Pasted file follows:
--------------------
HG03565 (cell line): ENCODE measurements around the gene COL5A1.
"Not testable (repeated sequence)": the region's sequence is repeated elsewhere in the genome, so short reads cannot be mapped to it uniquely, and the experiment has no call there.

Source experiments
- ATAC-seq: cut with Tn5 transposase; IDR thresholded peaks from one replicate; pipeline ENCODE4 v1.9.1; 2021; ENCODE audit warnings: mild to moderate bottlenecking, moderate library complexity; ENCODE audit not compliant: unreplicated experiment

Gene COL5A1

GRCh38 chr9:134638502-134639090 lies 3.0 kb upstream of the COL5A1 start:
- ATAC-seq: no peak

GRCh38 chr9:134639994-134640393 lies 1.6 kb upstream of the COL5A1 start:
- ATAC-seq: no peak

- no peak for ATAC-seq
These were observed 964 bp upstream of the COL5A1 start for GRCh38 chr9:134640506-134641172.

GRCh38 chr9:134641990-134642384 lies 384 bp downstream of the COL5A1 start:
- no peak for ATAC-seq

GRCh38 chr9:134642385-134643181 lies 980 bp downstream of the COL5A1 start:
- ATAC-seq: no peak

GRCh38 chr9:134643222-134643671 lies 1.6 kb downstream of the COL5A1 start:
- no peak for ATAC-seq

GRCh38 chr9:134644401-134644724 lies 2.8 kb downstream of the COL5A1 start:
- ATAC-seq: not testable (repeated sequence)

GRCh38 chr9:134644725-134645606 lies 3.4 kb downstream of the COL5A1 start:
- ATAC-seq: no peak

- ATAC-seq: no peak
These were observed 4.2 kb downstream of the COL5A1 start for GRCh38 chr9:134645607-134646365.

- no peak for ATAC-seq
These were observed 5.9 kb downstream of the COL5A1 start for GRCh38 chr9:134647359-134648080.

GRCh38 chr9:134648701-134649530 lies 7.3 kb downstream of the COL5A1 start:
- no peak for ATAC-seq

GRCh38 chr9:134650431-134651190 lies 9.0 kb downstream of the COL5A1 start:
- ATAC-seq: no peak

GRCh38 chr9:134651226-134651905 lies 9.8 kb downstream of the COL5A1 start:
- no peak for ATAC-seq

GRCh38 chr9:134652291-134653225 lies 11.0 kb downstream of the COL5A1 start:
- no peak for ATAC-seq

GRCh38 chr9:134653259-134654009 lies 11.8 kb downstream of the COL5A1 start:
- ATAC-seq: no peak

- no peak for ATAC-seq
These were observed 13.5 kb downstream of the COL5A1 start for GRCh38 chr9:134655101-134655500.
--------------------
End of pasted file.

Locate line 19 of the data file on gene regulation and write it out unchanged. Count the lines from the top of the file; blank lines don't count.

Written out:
- ATAC-seq: not testable (repeated sequence)